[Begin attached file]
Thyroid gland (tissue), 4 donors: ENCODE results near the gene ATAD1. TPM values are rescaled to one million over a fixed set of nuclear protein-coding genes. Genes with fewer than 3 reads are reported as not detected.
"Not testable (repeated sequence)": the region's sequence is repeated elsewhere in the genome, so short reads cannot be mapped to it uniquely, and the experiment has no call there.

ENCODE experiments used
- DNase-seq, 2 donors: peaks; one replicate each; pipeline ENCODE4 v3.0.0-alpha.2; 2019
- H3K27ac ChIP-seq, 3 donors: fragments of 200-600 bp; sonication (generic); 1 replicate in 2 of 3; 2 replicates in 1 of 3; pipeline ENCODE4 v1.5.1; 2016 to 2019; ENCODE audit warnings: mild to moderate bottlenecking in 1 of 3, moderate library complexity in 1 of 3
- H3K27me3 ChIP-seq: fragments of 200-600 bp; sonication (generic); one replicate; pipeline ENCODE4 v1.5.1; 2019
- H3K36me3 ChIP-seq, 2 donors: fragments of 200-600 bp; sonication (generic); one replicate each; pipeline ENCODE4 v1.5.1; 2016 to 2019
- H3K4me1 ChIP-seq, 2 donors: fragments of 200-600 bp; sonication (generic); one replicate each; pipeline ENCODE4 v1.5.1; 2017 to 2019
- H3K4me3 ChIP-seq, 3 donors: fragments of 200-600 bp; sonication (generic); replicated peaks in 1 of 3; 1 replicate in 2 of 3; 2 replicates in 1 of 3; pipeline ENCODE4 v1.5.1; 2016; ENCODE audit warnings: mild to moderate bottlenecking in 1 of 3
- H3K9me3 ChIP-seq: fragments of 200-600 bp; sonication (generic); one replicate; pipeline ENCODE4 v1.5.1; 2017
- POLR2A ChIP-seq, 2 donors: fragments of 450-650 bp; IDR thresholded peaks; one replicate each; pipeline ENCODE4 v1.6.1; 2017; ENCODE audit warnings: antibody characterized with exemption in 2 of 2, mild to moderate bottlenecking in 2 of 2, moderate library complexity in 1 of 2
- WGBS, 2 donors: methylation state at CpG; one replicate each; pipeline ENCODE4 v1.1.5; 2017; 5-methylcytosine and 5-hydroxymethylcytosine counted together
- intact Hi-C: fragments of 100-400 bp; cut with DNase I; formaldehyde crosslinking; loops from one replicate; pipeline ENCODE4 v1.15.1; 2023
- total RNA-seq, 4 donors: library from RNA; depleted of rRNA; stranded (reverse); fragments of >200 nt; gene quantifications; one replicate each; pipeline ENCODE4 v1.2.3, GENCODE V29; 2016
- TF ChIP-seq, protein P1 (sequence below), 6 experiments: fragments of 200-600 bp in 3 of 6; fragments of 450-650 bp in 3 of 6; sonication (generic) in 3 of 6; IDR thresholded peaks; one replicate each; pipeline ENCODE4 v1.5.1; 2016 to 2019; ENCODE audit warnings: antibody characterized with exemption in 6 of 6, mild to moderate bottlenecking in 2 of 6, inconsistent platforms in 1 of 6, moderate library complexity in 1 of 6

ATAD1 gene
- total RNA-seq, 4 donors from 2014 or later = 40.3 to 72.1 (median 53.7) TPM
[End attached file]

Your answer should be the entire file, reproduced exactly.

Thyroid gland (tissue), 4 donors: ENCODE results near the gene ATAD1. TPM values are rescaled to one million over a fixed set of nuclear protein-coding genes. Genes with fewer than 3 reads are reported as not detected.
"Not testable (repeated sequence)": the region's sequence is repeated elsewhere in the genome, so short reads cannot be mapped to it uniquely, and the experiment has no call there.

ENCODE experiments used
- DNase-seq, 2 donors: peaks; one replicate each; pipeline ENCODE4 v3.0.0-alpha.2; 2019
- H3K27ac ChIP-seq, 3 donors: fragments of 200-600 bp; sonication (generic); 1 replicate in 2 of 3; 2 replicates in 1 of 3; pipeline ENCODE4 v1.5.1; 2016 to 2019; ENCODE audit warnings: mild to moderate bottlenecking in 1 of 3, moderate library complexity in 1 of 3
- H3K27me3 ChIP-seq: fragments of 200-600 bp; sonication (generic); one replicate; pipeline ENCODE4 v1.5.1; 2019
- H3K36me3 ChIP-seq, 2 donors: fragments of 200-600 bp; sonication (generic); one replicate each; pipeline ENCODE4 v1.5.1; 2016 to 2019
- H3K4me1 ChIP-seq, 2 donors: fragments of 200-600 bp; sonication (generic); one replicate each; pipeline ENCODE4 v1.5.1; 2017 to 2019
- H3K4me3 ChIP-seq, 3 donors: fragments of 200-600 bp; sonication (generic); replicated peaks in 1 of 3; 1 replicate in 2 of 3; 2 replicates in 1 of 3; pipeline ENCODE4 v1.5.1; 2016; ENCODE audit warnings: mild to moderate bottlenecking in 1 of 3
- H3K9me3 ChIP-seq: fragments of 200-600 bp; sonication (generic); one replicate; pipeline ENCODE4 v1.5.1; 2017
- POLR2A ChIP-seq, 2 donors: fragments of 450-650 bp; IDR thresholded peaks; one replicate each; pipeline ENCODE4 v1.6.1; 2017; ENCODE audit warnings: antibody characterized with exemption in 2 of 2, mild to moderate bottlenecking in 2 of 2, moderate library complexity in 1 of 2
- WGBS, 2 donors: methylation state at CpG; one replicate each; pipeline ENCODE4 v1.1.5; 2017; 5-methylcytosine and 5-hydroxymethylcytosine counted together
- intact Hi-C: fragments of 100-400 bp; cut with DNase I; formaldehyde crosslinking; loops from one replicate; pipeline ENCODE4 v1.15.1; 2023
- total RNA-seq, 4 donors: library from RNA; depleted of rRNA; stranded (reverse); fragments of >200 nt; gene quantifications; one replicate each; pipeline ENCODE4 v1.2.3, GENCODE V29; 2016
- TF ChIP-seq, protein P1 (sequence below), 6 experiments: fragments of 200-600 bp in 3 of 6; fragments of 450-650 bp in 3 of 6; sonication (generic) in 3 of 6; IDR thresholded peaks; one replicate each; pipeline ENCODE4 v1.5.1; 2016 to 2019; ENCODE audit warnings: antibody characterized with exemption in 6 of 6, mild to moderate bottlenecking in 2 of 6, inconsistent platforms in 1 of 6, moderate library complexity in 1 of 6

ATAD1 gene
- total RNA-seq, 4 donors from 2014 or later = 40.3 to 72.1 (median 53.7) TPM